By Stephanie Gibson
A friend observed recently that my neighbor sure knew how to suck the fun right out of a Slip 'N Slide as she yelled at her kids: "GET IN THE SHADE! MOVE OUT OF THE WAY! NOT TOO FAST!"
So much for fun in the sun! Sadly, my neighbor isn't alone in her tendency to drain the joy out of increasingly few opportunities for innocent childhood fun.
If one so-called watchdog group has its way, the trinkets in McDonald's famed Happy Meals will join an ever-growing list of childhood pleasures that have gone the way of the dodo bird, forced into near extinction by lawsuits.
It's becoming a rare sighting indeed to see a slide or a real swing set in a public park these days. All these childhood favorites are vanishing because of lawsuits.
In this latest foray to stomp out simple pleasures, the Center for Science in the Public Interest (CSPI) claims that the toys in McDonald's Happy Meals are making America's kids obese.
Make no mistake, childhood obesity is no joke and serious efforts underway to curb our nation's weight epidemic are appropriate and well-placed. But eating at fast food restaurants – or allowing children to eat at these establishments – is a parent's choice and a matter of personal responsibility.
Federal legislation that requires restaurants to publish nutritional information about their fare is also appropriate so people can make informed choices.
Even so, in a recent statement to the news media, the head of CSPI said, "At some point parents get worn down. They don't always want to be saying 'no' to their children. We feel like an awful lot of parents would be relieved if this one pressure was removed from them."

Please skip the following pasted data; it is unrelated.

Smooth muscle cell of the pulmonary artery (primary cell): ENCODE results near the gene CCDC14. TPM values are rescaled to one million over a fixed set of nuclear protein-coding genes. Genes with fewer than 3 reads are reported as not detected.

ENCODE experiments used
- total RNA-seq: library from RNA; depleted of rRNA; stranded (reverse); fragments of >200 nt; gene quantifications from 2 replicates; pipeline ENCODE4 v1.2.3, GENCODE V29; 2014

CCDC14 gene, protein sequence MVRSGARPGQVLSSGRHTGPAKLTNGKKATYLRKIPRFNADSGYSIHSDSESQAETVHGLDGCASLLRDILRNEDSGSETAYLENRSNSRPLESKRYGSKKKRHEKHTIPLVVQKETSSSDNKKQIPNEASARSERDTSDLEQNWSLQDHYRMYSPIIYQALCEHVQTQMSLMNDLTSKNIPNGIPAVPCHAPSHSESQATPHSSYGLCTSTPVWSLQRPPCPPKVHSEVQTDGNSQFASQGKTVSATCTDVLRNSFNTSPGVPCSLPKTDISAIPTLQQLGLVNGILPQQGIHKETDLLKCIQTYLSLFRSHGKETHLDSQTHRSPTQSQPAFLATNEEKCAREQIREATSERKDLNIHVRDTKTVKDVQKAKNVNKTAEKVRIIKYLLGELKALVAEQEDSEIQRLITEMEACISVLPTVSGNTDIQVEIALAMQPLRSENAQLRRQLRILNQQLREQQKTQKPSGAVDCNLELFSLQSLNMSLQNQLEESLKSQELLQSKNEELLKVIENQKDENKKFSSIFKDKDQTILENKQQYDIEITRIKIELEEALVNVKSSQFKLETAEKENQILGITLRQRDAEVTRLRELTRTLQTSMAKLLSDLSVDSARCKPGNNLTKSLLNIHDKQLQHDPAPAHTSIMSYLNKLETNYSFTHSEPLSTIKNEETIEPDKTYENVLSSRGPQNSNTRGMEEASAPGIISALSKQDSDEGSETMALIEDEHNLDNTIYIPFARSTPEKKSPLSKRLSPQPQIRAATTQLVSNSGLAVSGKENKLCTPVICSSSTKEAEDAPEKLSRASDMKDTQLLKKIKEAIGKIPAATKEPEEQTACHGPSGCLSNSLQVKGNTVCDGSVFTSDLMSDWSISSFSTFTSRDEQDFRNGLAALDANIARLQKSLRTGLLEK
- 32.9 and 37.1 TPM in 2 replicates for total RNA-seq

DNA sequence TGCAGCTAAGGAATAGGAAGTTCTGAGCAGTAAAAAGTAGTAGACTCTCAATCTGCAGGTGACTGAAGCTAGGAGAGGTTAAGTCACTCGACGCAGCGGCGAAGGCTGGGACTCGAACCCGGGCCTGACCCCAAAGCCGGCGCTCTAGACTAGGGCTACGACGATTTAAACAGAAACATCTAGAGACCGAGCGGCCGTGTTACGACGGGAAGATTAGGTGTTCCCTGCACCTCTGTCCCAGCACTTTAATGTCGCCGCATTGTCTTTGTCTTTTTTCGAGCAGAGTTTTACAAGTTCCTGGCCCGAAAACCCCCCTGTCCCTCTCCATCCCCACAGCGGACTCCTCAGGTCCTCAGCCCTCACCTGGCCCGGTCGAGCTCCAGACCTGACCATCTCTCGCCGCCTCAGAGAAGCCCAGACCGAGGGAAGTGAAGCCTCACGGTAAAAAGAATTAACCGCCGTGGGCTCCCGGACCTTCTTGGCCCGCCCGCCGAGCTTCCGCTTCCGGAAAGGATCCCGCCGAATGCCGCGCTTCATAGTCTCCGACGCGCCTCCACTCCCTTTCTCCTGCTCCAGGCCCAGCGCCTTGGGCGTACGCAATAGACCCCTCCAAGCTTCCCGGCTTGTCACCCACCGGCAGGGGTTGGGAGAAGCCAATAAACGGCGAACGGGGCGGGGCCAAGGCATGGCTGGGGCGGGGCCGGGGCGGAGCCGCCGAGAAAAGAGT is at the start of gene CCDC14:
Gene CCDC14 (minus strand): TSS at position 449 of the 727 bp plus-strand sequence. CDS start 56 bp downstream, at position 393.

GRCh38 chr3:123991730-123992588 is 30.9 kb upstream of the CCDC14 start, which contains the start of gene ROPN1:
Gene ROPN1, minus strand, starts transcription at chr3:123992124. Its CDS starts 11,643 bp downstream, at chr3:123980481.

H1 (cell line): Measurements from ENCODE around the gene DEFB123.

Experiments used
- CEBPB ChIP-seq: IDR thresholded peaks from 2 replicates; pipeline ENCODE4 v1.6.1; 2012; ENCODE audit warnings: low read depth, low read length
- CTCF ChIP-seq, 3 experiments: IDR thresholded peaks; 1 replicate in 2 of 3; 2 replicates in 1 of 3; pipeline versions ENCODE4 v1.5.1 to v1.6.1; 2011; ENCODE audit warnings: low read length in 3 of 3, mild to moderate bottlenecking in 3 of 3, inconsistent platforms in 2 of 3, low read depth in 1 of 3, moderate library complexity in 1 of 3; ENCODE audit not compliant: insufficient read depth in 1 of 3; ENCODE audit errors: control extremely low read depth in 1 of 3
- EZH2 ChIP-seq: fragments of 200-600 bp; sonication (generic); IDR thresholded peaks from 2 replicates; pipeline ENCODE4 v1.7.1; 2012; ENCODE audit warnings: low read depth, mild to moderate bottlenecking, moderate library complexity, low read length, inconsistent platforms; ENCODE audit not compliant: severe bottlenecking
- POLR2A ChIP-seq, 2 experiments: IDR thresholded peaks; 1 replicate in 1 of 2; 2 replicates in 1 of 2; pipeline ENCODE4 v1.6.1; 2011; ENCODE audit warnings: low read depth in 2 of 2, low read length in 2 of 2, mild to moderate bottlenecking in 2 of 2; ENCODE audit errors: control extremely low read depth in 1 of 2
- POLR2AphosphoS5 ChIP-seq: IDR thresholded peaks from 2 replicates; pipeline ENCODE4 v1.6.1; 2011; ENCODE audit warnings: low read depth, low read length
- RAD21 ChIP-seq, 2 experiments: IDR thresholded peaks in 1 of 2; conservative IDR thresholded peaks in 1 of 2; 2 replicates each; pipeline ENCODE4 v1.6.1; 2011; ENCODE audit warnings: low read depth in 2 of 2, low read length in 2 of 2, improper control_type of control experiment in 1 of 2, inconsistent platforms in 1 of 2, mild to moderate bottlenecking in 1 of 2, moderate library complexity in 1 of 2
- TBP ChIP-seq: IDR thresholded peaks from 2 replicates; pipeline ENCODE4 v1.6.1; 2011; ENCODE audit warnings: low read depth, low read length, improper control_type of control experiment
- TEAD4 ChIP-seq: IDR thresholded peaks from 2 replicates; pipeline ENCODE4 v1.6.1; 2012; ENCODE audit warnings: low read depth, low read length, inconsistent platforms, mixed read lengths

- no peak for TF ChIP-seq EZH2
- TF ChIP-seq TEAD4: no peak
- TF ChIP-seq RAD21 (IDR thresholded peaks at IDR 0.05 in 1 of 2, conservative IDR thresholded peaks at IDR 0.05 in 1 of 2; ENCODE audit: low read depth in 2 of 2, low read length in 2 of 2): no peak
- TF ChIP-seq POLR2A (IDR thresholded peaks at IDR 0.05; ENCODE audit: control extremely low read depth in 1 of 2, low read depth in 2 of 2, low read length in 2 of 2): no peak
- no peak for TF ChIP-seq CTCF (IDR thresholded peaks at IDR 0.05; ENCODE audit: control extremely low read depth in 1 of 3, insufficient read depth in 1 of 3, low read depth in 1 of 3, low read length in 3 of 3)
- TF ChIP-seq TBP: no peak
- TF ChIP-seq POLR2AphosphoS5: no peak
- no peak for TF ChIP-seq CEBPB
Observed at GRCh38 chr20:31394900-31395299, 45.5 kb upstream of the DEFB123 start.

Wow. What a frightening thought: Suing our way out of responsible parenting.
Imagine the headlines:
"Watchdog Sues Neighborhood Association: Too Much Fun Made Kids Late for Dinner"
"Watchdog Sues Video Game Makers for Creating Kid-Sized Couch Potatoes"
"Watchdog Sues Superstore for Offering Too Many Kid Choices"
In this world, parents should have no fear the next time their kid gets the "I wants" at the store; they could always sue to avoid having to say "no."
Telling children "no" is a critical responsibility of parents charged with shaping contributing members of society out of these little people.
My father jokingly says my children were born like cavemen and it was my job to make them civilized. He was only half joking.
Children who hear "no" learn about boundaries, safety, self control and values. When kids don't hear "no," the entitlement epidemic that fuels our lawsuit-happy society continues.
With so many willing to play the blame game, the "somebody's gotta pay" attitude is pervasive.
Too many people have abandoned all semblance of personal responsibility and replaced it with a warped sense of entitlement.
Responsible parents make choices for their children. They may not always make the right choices. But parents who embrace personal responsibility own their choices and their consequences.
If we've arrived in a place in time where junk lawsuits are the only way to curb junk food intake, we're in real trouble.
Instead of trying to sue away temptation or litigate out of parental duties, we should be focusing on ways to accept personal responsibility and instill these values in our kids.
Stephanie Gibson is executive director of Citizens Against Lawsuit Abuse of Central Texas.